What Are Emergency Radio Codes?

What Are Emergency Radio Codes?

Emergency radio codes are brevity codes that are used to represent common phrases used by law enforcement officers and emergency response agencies. These codes were invented to reduce the need for normal speech at the time when radio channels were still time-restricted.

Additionally, the use of these codes also protects the confidentiality of transmissions.

The most commonly used emergency radio codes are called the 10-Codes. This coded language was first used by law enforcement agencies to reduce radio traffic and significantly add a layer of privacy to their messages.

Since its development in 1937, these set of codes had been used not just by law enforcement officers and emergency response agencies, but also CB radio enthusiasts. They were first published in 1940 by the Association of Public-Safety Communications Officials (APCO).

There are a number of different codes, some of which are practiced across different agencies, while others apply to specific areas or communication forms. Because there is no standard coded language, using these codes might result to confusion and miscommunication.

Which, in turn, would contravene its true purpose of providing a common communication means for various agencies.

For the past several years, there has been an ongoing debate about the functionality of emergency radio codes. The U.S. federal government, back in 2006, even recommended discontinuing the practice of using these codes because of the lack of standardization across all agencies.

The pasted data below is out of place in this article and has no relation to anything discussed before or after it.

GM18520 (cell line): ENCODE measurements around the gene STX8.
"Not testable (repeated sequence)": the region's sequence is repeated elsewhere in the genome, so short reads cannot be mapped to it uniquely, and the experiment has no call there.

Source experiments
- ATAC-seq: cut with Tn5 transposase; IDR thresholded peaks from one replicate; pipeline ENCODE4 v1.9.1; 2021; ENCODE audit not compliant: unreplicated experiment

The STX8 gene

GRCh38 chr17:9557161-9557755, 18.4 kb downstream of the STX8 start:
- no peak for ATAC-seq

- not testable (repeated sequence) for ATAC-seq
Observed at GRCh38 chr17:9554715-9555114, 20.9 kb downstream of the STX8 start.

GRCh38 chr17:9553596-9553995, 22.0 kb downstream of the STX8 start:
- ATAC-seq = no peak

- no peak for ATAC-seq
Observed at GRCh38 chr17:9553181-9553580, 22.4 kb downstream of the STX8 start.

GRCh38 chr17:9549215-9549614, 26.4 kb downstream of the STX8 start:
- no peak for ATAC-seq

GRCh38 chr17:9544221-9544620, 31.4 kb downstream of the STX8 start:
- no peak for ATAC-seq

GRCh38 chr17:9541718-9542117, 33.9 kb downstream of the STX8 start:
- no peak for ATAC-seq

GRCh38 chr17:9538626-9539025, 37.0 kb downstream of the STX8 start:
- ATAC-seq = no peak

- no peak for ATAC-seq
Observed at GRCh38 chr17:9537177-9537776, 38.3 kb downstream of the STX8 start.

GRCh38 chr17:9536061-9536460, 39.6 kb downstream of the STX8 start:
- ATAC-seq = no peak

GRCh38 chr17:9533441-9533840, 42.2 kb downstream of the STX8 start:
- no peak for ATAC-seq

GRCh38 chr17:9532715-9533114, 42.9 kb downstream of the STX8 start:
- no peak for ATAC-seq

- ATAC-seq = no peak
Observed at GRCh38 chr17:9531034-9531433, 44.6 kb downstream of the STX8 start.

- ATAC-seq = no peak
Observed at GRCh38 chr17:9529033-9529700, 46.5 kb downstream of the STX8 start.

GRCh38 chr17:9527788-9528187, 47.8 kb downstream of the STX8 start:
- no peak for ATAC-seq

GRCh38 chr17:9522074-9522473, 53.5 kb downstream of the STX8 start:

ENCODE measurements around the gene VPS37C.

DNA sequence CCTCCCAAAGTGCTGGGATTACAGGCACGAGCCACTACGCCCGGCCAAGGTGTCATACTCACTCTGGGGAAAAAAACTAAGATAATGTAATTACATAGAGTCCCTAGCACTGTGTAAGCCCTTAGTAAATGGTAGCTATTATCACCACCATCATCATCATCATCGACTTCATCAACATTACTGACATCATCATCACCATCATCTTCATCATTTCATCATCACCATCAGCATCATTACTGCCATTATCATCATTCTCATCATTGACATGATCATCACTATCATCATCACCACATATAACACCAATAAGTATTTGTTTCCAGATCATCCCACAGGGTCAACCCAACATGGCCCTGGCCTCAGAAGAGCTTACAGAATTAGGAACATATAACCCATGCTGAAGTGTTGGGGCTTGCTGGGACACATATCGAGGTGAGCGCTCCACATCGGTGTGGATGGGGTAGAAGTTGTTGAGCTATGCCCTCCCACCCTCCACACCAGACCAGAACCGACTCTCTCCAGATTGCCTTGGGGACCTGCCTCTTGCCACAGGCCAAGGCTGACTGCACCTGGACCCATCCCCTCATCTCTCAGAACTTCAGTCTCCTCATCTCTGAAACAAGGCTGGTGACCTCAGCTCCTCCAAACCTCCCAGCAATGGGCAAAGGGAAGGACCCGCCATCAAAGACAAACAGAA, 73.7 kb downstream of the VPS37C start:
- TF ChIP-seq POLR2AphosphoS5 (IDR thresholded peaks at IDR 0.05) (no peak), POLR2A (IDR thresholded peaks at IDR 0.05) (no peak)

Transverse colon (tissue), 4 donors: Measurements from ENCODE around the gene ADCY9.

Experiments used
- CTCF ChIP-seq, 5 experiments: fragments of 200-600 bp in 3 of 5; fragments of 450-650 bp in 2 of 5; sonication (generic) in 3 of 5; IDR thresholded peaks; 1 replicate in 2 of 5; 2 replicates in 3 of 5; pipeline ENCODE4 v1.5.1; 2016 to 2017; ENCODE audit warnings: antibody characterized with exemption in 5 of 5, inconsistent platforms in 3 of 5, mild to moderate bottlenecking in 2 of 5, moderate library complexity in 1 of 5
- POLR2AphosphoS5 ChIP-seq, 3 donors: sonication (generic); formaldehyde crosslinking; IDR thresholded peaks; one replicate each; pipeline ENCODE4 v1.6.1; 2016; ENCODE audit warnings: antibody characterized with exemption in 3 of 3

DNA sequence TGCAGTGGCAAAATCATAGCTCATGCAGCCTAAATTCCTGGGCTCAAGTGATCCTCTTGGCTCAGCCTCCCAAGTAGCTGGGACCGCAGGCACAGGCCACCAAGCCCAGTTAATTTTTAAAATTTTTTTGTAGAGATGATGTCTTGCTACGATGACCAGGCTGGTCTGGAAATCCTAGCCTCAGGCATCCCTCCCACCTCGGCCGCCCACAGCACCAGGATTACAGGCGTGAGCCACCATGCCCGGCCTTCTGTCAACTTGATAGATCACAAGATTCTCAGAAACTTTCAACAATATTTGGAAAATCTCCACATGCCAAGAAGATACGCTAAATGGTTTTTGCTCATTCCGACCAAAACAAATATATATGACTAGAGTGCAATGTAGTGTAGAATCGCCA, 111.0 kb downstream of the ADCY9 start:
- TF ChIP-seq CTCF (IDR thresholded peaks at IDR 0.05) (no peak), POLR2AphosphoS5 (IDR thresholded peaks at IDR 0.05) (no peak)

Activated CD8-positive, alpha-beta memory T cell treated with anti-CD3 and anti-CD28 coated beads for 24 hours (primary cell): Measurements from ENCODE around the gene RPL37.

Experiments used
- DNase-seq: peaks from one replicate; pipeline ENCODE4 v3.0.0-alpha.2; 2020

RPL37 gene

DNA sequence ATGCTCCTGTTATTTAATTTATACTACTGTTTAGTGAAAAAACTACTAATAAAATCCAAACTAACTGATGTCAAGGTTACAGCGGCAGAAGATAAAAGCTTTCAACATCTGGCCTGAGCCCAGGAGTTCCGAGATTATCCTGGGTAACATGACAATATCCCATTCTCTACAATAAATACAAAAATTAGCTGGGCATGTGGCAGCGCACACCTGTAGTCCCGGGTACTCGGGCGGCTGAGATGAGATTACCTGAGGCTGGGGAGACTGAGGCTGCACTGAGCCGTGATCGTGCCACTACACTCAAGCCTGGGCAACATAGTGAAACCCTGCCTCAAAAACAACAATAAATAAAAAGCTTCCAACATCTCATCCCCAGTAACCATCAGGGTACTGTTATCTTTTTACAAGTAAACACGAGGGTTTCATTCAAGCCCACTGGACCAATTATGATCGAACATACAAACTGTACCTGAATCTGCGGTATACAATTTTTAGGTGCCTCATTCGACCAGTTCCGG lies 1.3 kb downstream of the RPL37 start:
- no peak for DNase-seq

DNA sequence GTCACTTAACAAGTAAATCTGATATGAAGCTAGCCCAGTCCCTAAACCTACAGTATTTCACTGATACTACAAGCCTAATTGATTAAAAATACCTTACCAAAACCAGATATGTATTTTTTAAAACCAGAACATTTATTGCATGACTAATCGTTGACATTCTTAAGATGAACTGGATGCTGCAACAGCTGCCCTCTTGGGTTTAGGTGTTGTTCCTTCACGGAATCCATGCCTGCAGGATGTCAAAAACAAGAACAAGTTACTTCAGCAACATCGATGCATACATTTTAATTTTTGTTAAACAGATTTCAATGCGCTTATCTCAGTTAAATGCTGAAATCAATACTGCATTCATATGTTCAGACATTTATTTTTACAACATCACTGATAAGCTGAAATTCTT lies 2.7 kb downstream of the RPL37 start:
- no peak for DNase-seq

On Lack of Standardization

If a once reliable system loses its reliability, it is only acceptable to have it changed or totally phased out. Over the years and across different agencies, emergency radio codes had evolved and along with it the phrases they represent. Obviously, this causes problems when there is a need for inter-agency communications.

The lack of standardization among emergency radio codes used by different agencies is the reason why the U.S. federal government recommended to go back to using plain language. You can only expect different agencies to work successfully together when they are all speaking the same language.

The National Incident Management System (NIMS) also strongly encourages the use of plain language in its internal operations. They believe that the use of plain language is the key component to have a successful inter-agency operation as it will not result to any miscommunications.

This communication challenge during inter-agency operations gave rise to the implementation of the use of plain language to avoid confusion. However, there have also been arguments for and against the use of 10-codes and plain language in various agencies.

Emergency Radio Codes vs. Plain Language

The absence of the layer of privacy that coded language provides caused law enforcement and emergency response agencies to worry about a number of things. Among these problems are the safety of law enforcement officers and the protection of sensitive information. The public’s perception of professionalism of agencies might also suffer.

Officer Safety

For several decades, officers of the law have been protected by the added privacy that using 10-codes offers. With coded language, sensitive information about law enforcement operations is not easily understood by the general public.